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Sameer Kumar
Sameer Kumar

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🔝 3 CSS frameworks for you.

Why do we even need CSS frameworks?

First of all, let's give some thought to what’s so special about frameworks and what makes them different from libraries.

Libraries: We give you features, it's your will to use them the way you like.

Frameworks: We give you features as well as rules on how to use them.

I hope the above difference was enough in itself to build some premise. CSS frameworks not only give you ready-made classes but a compliant website will use them as they were intended to be used. For example, bootstrap gives you margin sizes from 0 to 5, unless extremely necessary these will cater to your complete needs and you must refrain from giving margins in px/em units as they will break the uniform content separation ratio on the page.

The following list is from a personal perspective and may vary for you but these are the most powerful ones.




Quickly design and customize responsive mobile-first sites with Bootstrap, the world’s most popular front-end open-source toolkit, featuring Sass variables and mixins, responsive grid system, extensive prebuilt components, and powerful JavaScript plugins.

By far my favourite framework is bootstrap, just after few months of fiddling around you can be sure that whatever you saw on the web can be made using it. Bootstrap’s power is not limited to mere CSS but goes to define the entire UI for the project where every team member codes separately and yet produce similar-looking components magically.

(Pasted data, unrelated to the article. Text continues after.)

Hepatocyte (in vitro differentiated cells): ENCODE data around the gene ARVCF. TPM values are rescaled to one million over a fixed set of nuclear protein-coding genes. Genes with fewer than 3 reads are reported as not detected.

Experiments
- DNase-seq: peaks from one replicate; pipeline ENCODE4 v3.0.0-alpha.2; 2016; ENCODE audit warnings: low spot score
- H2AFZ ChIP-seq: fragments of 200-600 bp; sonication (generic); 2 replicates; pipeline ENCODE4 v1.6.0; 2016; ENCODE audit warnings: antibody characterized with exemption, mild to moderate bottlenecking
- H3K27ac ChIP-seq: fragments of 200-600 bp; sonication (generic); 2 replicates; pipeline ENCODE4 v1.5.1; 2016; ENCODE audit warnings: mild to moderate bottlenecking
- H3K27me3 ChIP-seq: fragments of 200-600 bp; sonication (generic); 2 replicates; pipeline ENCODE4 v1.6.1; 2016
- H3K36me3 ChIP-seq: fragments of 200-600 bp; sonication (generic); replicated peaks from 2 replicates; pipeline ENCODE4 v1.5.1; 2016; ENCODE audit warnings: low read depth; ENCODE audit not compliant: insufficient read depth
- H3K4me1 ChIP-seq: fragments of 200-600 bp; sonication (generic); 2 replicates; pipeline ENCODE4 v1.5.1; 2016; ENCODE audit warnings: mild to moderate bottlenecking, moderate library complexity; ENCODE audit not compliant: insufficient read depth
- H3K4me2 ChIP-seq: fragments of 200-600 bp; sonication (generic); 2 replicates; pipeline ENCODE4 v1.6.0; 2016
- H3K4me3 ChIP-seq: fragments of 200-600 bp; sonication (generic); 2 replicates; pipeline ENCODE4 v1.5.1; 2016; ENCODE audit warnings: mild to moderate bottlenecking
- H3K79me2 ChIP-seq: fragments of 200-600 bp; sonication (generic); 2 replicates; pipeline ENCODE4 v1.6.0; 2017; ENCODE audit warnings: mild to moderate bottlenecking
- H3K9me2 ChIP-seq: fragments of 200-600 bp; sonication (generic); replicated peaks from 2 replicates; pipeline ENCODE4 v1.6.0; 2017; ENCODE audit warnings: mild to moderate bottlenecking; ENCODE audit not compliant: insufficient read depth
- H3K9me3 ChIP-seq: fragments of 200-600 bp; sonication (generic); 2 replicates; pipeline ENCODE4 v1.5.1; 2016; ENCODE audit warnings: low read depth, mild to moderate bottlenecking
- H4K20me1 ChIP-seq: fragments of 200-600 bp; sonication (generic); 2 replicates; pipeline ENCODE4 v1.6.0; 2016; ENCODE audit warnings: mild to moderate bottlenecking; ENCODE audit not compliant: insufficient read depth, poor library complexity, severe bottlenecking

Famous sites: Gitlab, WhatsApp, PayPal, Freelancer




Created and designed by Google, Material Design is a design language that combines the classic principles of successful design along with innovation and technology. Google’s goal is to develop a system of design that allows for a unified user experience across all their products on any platform.

Material(Materialize) is your go-to framework if you love the consistency of your android phone’s UI. To me, M in Material stands for Modern, it definitely looks one step ahead compared to any other CSS framework I saw. It’s available in many ready to import variants, materialize being the easiest for barebone implementation.

Famous sites: Youtube, Gmail, Codepen, Behance




Rapidly build modern websites without ever leaving your HTML. A utility-first CSS framework packed with classes like **flex**, **pt-4**, **text-center** and **rotate-90** that can be composed to build any design, directly in your markup.

Tailwind is a little different than any other CSS framework as it's not targeted for providing readymade components but rather gives base CSS itself. As said above, flex class corresponds to adding display: flex to that HTML element without involving CSS directly.

Famous sites: BlaBlaCar, überdosis, Superchat.

Tailwind growth chart



Just one rule to stay ahead, pick any framework and stick to the way sites are supposed to be built using them. If you ask for a personal recommendation I’ll say use Bootstrap for any general-purpose site, Material looks great in dashboard-type systems with complex transitions and UI elements and Tailwind is well for experiments, especially recommended for react components.

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Discussion (2)

roblevintennis profile image
Rob Levin

I'd personally recommend folks to use these but also go a little deeper into: 1. learning core CSS 2. looking at the source code of these and not just dumping the front loader onto their page (e.g. Bootstrap allows you to import individual scss files as needed; has custom scss variables and also css custom variables that allow you to really customize your UI [ so I disagree with the whole cookie cutter things about BS; folks just don't know how to use it properly])

sameer1612 profile image
Sameer Kumar Author

Agreed and appreciable. If some one using bootstrap has bothered looking into the implementation, he'll soon be looking at the bigger picture beyond frameworks and libraries.